The Lower Depths
(Criterion/Morningstar, 1936) D: Jean Renoir, w/ Jean Gabin, Louis Jouvet; (1957) D: Akira Kurosawa w/ Toshirô Mifune, Isuzu Yamada. Rating: NNNNN
Here's a fascinating contrast in directorial style. Jean Renoir and Akira Kurosawa each take on Maxim Gorky's turn-of-the-20th-century play, the former updating it to Depression France, the latter casting back to the end of Edo-period Japan (around 1850). Each stars its nation's most representative actor of the period, Jean Gabin and Toshirô Mifune, in the role of the thief. Renoir the romantic fatalist turns out to be more optimistic than Kurosawa the humanist, who sticks closer to the original story, treating the boarding house of lost souls as an integrated, almost theatrical space.
Renoir plays up a relationship that barely exists in the play, between Gabin's thief, a man of honour trapped by economics, and Louis Jouvet's baron, a degenerate gambler who actually finds his place when he sinks to the bottom.
It's our only opportunity to see Gabin and Jouvet in the same film. Jouvet, who also starred in Clouzot's Quai Des Orfèvres, was a theatre actor with the sort of reputation in France that Olivier enjoyed in England.
We get beautifully restored transfers of both films, and a nice array of extras with the Kurosawa, including an episode of the Japanese TV series It Is Good To Create, with Kurosawa, and a scholarly commentary.
It's a great year not only for Cronenberg fans, but for Renoir fans as well. Criterion has a three-disc set of Renoir's great colour films of the 50s, The Golden Coach, French Cancan and Elena And Her Men, coming July 20.
EXTRAS Introduction by Jean Renoir, It Is Good To Create - The Lower Depths, critical commentary on Kurosawa by Donald Richie, new booklet essays. English subtitles.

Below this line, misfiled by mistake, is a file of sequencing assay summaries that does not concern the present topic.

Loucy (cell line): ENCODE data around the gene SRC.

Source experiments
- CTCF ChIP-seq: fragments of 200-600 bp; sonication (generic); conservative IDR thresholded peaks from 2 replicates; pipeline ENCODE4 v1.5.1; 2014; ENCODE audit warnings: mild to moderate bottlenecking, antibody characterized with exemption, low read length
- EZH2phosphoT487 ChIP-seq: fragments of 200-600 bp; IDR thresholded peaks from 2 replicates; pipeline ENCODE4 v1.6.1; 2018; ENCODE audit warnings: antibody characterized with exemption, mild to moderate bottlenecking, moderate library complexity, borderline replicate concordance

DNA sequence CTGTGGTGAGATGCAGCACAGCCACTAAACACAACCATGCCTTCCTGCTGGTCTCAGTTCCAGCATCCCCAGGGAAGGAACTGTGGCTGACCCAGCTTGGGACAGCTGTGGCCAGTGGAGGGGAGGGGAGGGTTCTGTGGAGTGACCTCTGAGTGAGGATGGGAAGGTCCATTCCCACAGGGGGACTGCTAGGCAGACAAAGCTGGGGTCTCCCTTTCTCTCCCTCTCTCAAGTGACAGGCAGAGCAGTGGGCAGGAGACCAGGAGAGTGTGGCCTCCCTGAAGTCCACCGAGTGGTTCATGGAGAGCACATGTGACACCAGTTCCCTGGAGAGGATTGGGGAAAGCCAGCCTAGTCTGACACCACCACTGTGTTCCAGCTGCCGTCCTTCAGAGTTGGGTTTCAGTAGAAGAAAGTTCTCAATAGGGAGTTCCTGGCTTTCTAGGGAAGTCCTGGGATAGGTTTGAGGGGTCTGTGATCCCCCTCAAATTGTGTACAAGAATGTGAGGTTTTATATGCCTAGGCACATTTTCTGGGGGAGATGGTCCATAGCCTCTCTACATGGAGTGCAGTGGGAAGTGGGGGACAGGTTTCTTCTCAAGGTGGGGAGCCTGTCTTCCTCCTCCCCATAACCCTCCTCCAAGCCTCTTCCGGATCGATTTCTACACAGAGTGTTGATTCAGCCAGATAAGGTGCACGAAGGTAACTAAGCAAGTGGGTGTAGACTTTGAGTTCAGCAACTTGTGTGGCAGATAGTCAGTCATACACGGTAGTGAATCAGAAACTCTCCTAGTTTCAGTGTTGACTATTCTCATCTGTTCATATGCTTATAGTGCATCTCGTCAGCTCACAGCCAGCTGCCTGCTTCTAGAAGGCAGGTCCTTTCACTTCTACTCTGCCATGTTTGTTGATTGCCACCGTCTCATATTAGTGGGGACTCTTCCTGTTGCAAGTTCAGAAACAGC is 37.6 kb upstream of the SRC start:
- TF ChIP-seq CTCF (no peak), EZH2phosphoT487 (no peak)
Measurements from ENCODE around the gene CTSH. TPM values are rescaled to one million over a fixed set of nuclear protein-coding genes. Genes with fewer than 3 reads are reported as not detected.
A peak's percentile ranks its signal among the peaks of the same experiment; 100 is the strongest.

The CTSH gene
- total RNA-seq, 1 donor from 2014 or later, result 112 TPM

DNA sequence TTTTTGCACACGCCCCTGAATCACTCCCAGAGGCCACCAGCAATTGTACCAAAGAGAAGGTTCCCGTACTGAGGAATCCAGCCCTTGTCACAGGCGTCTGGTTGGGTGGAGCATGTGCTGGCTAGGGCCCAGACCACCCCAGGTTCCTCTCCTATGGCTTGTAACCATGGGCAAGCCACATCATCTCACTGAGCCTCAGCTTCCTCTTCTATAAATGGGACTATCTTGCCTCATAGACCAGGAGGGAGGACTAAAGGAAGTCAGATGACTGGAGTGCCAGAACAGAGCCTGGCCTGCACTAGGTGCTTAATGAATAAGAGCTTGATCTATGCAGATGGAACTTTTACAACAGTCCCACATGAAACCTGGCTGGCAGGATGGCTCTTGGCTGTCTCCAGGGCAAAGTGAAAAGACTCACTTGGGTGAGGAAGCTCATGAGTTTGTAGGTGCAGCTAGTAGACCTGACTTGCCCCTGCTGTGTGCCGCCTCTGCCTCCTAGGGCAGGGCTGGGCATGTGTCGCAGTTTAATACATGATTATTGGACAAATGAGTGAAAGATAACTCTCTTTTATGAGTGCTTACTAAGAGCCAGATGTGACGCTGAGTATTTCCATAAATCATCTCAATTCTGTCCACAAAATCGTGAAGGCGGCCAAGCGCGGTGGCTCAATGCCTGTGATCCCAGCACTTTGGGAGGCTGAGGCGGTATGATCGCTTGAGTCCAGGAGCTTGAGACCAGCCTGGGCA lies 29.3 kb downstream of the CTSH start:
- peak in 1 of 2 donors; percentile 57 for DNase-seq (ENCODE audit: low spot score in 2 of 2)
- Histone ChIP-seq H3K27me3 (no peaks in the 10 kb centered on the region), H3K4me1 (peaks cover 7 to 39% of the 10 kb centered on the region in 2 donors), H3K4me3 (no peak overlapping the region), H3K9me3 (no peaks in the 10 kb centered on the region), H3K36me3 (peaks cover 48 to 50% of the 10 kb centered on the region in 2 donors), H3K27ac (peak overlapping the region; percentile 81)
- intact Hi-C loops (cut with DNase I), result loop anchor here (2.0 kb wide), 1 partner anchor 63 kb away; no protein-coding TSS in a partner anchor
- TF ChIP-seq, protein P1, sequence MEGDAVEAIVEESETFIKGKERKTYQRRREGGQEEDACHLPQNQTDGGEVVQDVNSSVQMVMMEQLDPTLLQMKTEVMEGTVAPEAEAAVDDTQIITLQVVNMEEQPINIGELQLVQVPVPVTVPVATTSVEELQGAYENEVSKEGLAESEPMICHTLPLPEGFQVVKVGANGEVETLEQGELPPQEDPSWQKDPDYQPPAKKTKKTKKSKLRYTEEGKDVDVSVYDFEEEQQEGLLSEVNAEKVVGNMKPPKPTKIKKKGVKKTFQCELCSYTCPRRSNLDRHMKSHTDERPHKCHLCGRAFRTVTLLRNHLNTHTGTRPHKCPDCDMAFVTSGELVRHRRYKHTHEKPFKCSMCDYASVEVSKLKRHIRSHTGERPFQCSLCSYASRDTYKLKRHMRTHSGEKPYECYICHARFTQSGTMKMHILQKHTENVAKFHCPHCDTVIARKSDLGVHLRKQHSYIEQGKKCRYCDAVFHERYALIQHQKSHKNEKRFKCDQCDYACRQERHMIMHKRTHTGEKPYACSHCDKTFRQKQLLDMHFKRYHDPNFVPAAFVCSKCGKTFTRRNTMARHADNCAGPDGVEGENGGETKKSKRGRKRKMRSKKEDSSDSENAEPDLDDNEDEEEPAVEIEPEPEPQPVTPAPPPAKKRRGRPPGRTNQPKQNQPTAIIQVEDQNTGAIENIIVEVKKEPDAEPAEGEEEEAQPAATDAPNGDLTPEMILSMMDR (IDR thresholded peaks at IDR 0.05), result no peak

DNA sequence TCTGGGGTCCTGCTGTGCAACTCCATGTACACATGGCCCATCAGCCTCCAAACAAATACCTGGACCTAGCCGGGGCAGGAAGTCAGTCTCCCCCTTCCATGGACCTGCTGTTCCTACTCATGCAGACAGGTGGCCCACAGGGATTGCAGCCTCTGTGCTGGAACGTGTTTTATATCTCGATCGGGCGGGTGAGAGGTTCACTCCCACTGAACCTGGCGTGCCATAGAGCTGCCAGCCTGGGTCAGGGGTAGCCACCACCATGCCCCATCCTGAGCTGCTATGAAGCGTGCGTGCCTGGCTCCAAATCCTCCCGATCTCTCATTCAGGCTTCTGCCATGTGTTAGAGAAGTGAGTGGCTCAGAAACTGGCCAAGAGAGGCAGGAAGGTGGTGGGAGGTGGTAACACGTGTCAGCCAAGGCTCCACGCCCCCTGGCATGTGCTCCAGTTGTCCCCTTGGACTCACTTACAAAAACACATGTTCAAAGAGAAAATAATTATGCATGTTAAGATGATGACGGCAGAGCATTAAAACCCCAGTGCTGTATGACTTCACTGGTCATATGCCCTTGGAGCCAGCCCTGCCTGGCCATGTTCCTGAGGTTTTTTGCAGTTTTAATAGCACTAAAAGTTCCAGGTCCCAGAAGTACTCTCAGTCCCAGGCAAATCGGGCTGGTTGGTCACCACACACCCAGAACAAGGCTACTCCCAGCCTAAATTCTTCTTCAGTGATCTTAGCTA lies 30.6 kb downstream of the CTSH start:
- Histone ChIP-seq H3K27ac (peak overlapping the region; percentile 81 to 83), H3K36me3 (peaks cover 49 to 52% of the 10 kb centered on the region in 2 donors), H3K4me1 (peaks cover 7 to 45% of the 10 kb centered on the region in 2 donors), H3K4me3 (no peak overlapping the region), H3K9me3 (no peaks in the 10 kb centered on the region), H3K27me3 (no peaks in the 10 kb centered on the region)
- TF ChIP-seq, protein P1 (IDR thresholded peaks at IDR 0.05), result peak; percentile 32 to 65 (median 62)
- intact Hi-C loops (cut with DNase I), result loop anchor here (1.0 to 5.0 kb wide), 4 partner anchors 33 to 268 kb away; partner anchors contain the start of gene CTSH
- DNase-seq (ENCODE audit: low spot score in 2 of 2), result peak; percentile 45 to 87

(NFB, 2002) D: Kevin McMahon, w/ Marshall McLuhan. Rating: NNNNN
Listening to Marshall McLuhan's words almost a quarter-century after his death and years since he became unfashionable, I'm startled by how current his thinking about media and culture have again become. His observation that media oversaturation creates a particular environment seemed vaguely cranklike when we had five TV channels.
In the 500-channel, hard-wired Internet universe, it's almost frightening. "We don't know who discovered water, but we know it wasn't a fish."
Kevin McMahon's film is an intriguing biographical/philosophical portrait of the scholar/prophet, utilizing a lot of the available television footage and comments from family and colleagues.
The DVD expands outward from the film, including two extensive audio chunks of McLuhan and interviews with Philip Marchand, Neil Postman and Lewis Lapham.
It's difficult to decide whether having Laurie Anderson do the narration was a smart decision. She has a very pleasant voice, but it's so distinctive that at times the film seems to become a Laurie Anderson performance piece.
Available from the NFB at www.nfb.ca .
EXTRAS Short film Descent Into The Maelstrom, interview with Corrine McLuhan, audio interviews with Eric McLuhan, Neil Postman, Lewis Lapham, Gerald O'Grady, Philip Marchand, Patricia Bruckmann, McLuhan address from 1966, photo gallery, huge DVD-ROM section of printable documents, including the script.
(Alliance Atlantis, 2003) D: Terry Zwigoff, w/ Billy Bob Thornton, Tony Cox. Rating: NNNN
An instant cult classic for those who hate Christmas, Bad Santa features the most gloriously disreputable performance of Billy Bob Thornton's career. He plays an alcoholic, chain-smoking, foul-mouthed thief who pulls off one job a year - at a department store at Christmas - where he gets a job as a Santa with his partner, played by Tony Cox, an extremely short black man. They're backed by a superb supporting cast that includes Lauren Graham, Bernie Mac and, in his last film performance, the late John Ritter as a prissy mall manager.